Kashmir is perhaps the only unfortunate state where despite rich cultural heritage not a single cultural site was opened for the field. The land of different cultures, identical monuments, pyramid roofed shrines, forts, palaces ,  temples, historical museums, archaeological sites, festivals, wazwan and magnificent handicrafts has a very rich potential for boosting the states tourist industry.

As it has been observed by the tour and travel traders that most of the people who visit this land are not merely interest in scenic and climatic beauty, there are such visitors who have got a taste of intellectual nature, they are more interested in its cultural beauty. They vow to see the works of the man of this land, both past and present. Some are interested in its long history and vow to know more and more about its past events. Many are inclined to its handicrafts. Some are anxious to know more about its massive ruins of its archaeological monuments, forts and palaces while to   several people the pyramidal roofed wooden shrines are great treasures. Many tourists visit this land to listen Kashmiri music and know something about its tunes and instruments. Several   tourists are seen asking for books on Kashmir to known the cultural traditions of this land and its people.

Although, the land is a rich seat of learning and showcase of its glorious monuments, but the difficulty the tourists face here is the lack of basic infrastructure. Hardly any kashmeri monument is equipped with any basic tourist faculty. Not to speak of hotels, restaurants, site markets, transport, there are several sites which are not even listed in tourist map of the state

It has been observed that cultural beauties are more attractive for tourists. In Maharajas period European missionaries and other common visitors had been provided facilities to visit the Kashmir monuments. This monument has been serving the important tourist attractions. But soon when the government came into the hands of the democratic setup, the land monuments and heritage sites lost its tourist value. These sites got neglected and gradually   became inaccessible to   the tourists.

It was only from lost two decades that the democratic rulers have understood the importance the state’s heritage wealth and have come forward with certain initiatives. Despite of awakning the major heritage are not yet maintained to the extent of other states.  Archaeological monuments of   Haripurbet, Parahaspura, Martand, Pathan, Bonyar, Lalmandi Mubark mandi, Aknoor, Bilawar, Poonch, Bhimgrah, Ramnager are not equipped with its basic tourist infrastructure.  Several of these monuments are yet to figure into the tourist map of Kashmir. As such there is no arrangement of package tours and tourist circuits. There has been certain initiative by the private enterprise, the tour operators to promote the heritage tourism.  Gulshan publications   private limited has also taken up an initiative of publishing the heritage tourism related   literatures which have been inviting more and more tourists of intellectual taste towards Kashmir.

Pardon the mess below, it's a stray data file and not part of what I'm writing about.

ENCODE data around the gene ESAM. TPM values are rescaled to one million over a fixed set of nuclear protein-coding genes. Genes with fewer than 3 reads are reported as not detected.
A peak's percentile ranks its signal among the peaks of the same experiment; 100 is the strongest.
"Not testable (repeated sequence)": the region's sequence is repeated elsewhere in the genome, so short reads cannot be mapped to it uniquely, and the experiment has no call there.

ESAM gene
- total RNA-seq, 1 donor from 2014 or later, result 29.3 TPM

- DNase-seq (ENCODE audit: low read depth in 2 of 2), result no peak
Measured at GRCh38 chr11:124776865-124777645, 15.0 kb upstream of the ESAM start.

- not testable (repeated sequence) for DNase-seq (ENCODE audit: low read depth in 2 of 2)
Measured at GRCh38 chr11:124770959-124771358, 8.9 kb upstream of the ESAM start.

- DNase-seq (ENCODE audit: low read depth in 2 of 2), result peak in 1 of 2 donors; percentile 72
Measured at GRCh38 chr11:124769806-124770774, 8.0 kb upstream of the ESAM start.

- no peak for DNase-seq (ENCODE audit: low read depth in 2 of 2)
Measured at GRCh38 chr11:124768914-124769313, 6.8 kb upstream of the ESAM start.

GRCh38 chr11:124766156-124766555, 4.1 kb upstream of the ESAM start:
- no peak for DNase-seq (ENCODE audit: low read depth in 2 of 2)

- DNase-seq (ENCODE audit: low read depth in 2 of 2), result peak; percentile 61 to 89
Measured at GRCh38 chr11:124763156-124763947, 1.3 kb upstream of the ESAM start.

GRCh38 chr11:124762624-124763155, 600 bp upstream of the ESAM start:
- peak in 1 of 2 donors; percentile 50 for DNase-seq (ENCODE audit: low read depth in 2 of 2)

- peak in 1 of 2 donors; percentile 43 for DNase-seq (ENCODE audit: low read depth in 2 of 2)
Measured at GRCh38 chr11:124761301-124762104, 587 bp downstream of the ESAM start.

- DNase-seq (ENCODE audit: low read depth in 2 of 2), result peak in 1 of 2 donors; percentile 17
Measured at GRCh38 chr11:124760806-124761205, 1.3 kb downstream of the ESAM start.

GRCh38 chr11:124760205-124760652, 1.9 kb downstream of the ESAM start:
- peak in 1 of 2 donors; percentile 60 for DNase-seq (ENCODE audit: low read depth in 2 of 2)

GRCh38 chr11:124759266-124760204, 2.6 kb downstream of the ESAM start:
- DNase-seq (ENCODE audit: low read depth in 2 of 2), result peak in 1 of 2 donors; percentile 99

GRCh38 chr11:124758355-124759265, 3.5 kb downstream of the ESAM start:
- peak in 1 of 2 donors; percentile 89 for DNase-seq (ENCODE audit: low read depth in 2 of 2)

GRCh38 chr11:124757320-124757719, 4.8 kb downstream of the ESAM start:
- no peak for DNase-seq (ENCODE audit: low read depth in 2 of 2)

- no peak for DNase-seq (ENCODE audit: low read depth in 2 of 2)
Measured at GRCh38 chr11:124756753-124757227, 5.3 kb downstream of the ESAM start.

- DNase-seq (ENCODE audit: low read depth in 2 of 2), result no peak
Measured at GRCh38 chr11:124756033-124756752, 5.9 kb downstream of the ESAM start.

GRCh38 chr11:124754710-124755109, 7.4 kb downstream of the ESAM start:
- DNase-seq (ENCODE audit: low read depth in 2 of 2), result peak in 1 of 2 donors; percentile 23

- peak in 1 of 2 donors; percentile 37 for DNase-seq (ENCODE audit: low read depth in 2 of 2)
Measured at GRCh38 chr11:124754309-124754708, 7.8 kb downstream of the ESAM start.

This time there is no lack of information of about the heritage tourist sites, but certainly there is lack of basic tourist infrastructure. Take the example of Hari purbet fort, neither any transport nor any cafeteria facility is available at the site. Similar is the case with ruins of Monasteries and palaces at Parhaspura and Martand.  Although the   Leh has been to certain extent quipped with its basic facilities but   Jammu Palaces and forts are facing the same problem.

The state government which is learnt to have proposed the constitution of the heritage authority and passed its heritage preservation law is expected would also take up necessary steps to provide the basic tourist infrastructure at least to the most significant monuments of Jammu and Kashmir state.  In this context the Haripurbet fort and Mubark mandi palaces which are the prime tourist attractions of Srinager and Jammu sites shall be given priority.